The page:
Archive for April, 2012

Breakfast Club.

We started a breakfast club.  We meet every Sunday at 9:30 a.m.  We meet at different restaurants around town.   It is at this time and place we share our weekly stories.  We uncover our shiny moments and confess the painful ones.  These people are real, safe and flawed.  No one cares because we like each others company.  We make each other laugh.  The food is as rich as the coffee is hot.  We like lemons in our water.  I love that my coffee is mixed with sugar and cream.  We get to know our waitress.  She tells us stories.  We like her.  I am sure our group leaves bigger tips.

I find myself looking forward to this time like I look forward to his e-mails.  White lines in an in-box telling me of some far off adventure.  He gives me vocabulary words to look up.  He gives me things to ponder and think about.  I do not feel him guarded.  He doesn’t tell me things are none of my business or that I do not have a right to ask my questions.  When I ask him what type of man he is— he has an answer.  He is not afraid to look at himself and to share his contents.  He is only shadowy and vague regarding his whereabouts.  He tells me what he packs in his overnight bag.  I see the color of the wall in his room.  Thoughts of him, for some reason, make me smile.  He says he is really not scared of anyone.  I feel him speak simple and refreshing truths.  Words appear to match his actions.  I sense he has time to look at and see his reflection.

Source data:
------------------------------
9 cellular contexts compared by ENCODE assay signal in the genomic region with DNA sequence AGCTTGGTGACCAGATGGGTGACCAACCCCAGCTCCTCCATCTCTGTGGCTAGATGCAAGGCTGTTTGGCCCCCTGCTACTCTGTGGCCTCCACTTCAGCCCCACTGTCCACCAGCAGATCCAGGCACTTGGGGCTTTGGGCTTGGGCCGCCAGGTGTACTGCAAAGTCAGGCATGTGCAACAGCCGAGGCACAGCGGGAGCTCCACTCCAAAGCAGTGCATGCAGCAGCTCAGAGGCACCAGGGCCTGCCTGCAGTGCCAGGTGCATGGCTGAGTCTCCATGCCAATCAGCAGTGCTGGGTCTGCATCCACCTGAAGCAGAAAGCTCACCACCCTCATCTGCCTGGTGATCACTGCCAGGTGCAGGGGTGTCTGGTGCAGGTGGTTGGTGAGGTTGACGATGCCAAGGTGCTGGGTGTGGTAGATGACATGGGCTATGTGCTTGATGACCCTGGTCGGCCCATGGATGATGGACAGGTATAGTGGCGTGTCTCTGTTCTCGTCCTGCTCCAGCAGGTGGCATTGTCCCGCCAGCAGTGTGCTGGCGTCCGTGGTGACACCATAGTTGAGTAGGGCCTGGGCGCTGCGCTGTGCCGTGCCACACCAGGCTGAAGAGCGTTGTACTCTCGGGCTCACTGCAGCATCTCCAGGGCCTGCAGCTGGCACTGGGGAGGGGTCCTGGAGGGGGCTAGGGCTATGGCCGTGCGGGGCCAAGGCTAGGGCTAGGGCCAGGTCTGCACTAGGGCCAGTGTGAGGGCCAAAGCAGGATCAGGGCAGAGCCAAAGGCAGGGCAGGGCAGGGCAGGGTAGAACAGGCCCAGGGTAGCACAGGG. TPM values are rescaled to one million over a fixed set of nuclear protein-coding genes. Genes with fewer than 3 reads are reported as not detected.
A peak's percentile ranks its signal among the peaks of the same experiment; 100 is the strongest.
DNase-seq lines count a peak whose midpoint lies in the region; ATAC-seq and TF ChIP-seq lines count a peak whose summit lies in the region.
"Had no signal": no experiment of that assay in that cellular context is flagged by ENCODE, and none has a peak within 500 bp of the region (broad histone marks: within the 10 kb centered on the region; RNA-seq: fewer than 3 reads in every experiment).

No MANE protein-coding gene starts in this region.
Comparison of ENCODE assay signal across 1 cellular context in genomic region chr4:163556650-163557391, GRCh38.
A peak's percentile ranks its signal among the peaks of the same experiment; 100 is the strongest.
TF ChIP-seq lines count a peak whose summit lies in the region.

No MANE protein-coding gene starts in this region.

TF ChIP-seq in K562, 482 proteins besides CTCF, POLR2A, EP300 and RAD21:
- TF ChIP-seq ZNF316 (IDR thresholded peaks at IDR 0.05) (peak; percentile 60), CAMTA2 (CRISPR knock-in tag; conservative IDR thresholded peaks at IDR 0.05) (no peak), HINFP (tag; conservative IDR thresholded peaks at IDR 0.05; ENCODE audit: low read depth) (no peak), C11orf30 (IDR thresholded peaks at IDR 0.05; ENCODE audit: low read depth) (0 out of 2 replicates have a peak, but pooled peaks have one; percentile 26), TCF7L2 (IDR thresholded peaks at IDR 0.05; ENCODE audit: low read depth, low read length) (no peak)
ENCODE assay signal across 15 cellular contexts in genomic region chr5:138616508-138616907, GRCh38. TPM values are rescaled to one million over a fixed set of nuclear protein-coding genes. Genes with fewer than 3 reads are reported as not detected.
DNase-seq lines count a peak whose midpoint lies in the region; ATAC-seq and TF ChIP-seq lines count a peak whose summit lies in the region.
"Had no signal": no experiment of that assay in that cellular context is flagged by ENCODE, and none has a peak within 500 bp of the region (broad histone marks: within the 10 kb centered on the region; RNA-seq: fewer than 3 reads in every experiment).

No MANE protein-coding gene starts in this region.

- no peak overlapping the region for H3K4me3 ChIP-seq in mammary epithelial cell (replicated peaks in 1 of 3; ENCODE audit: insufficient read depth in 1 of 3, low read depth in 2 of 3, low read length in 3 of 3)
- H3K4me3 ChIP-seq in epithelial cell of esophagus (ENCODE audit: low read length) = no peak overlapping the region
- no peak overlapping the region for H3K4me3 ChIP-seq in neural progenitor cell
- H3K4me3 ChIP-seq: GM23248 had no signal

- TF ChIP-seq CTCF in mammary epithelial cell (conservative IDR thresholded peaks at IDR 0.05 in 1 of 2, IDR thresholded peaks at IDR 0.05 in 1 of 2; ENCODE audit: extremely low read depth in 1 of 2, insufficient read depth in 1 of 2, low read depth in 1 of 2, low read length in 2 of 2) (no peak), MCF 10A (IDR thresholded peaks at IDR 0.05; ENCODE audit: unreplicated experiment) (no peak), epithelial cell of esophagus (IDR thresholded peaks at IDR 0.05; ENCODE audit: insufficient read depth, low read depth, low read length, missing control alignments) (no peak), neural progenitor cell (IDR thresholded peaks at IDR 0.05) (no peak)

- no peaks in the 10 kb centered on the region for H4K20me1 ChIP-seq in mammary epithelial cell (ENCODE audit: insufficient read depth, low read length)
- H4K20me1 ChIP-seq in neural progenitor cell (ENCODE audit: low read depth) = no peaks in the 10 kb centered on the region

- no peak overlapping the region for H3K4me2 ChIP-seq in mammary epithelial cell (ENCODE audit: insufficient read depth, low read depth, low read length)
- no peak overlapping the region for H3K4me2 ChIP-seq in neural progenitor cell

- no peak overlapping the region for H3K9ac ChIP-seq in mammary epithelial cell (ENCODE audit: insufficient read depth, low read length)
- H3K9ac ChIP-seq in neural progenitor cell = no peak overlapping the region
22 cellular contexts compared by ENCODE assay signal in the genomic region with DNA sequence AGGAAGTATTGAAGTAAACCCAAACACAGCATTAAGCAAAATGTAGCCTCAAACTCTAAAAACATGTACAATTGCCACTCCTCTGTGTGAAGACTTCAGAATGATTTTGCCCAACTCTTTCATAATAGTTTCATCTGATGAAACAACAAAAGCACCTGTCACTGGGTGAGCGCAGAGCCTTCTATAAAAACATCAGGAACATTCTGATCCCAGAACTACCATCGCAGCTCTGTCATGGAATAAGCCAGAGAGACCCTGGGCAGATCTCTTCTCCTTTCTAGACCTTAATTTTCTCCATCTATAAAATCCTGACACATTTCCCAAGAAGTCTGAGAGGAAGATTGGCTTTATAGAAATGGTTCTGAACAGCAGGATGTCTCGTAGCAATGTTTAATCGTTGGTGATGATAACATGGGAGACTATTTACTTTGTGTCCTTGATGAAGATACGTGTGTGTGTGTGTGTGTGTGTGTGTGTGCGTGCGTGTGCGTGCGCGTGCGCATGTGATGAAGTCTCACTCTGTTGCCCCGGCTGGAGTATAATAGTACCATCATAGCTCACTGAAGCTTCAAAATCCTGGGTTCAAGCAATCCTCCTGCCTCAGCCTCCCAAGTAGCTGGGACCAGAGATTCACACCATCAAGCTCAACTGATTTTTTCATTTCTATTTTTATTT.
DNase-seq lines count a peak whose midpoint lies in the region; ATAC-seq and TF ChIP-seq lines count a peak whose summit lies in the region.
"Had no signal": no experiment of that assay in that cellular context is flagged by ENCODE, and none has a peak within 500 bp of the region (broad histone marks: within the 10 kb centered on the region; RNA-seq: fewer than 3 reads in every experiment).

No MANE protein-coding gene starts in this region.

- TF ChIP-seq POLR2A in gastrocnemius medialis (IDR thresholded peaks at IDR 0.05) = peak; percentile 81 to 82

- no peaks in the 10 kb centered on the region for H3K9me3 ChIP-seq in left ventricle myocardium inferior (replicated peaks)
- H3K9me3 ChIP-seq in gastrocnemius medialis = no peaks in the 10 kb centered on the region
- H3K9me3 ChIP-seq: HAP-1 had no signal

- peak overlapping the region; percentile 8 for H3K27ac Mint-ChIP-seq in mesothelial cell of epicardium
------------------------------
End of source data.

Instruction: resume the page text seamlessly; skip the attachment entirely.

He calls me over the weekend and wants to know if I am safe. This is sweet and kind.  I like the beginning of our conversations but they always end the same way.  I really do want to know about his week. But there is it: The barter and trade exchange.  I cannot give what I do not have. He asks and pushes and is frustrated at my response.

I am back at the water cooler.  An attorney brings up a familiar topic and a familiar name.  He asks me about a this and a that.  I feel a pinch and flutter.  My face changes colors.  His words poke at a purple bruise.  I am surprised at this visceral response.

He deserves my ill will.  They both do.  But I want to be better than this.

I visualize myself opening a hand full of sand.   The grains are letters in the alphabet.  I need to use these letters to form my words to tell the story.  It can be as lovely as Oranjestad beach sand.

I go home to work in the dirt.  I need this for my soul.  The Earth smells rich.  It is deep and dark.  I cut and weed.  Amazing things are poking through.  I am excited because potential beauty surrounds me.  This task is a big one.  I don’t want to work it alone.  I go into the kitchen and ask if she would like to come and help me outside.  I suggest— I don’t want her company if it is compelled.  She is refreshingly willing.  This child never complains.  We work side by side pulling and clearing.  She wants to scatter wild-flower seed.  I let her.  I don’t supervise or give direction on how it should be done.  She tells me about her week and what she has been doing.  Her chatter moves like our hands.   The sunshine and breeze warms and cools our backs.  I am seeing her differently today.  We are linked in time and place.  I like the sharing of our thoughts.  The sharing of our worlds.  There is no barter and/or trade exchange.

At breakfast I share this story.  We have a new guest and she makes us laugh. We talk of more travels and adventures.  I am more at peace than I have ever been.  I find pieces of myself and they are fitting back together.  Our conversations are different.  They are full of humor.  They have no point.  They never end the same way. These topics are refreshing.  Everyone wants to know when the next dinner is going to be.  Where are we going to find another group adventure.

I think we should charter that bus to Chicago.  I secretly think we should partake in a group bike ride.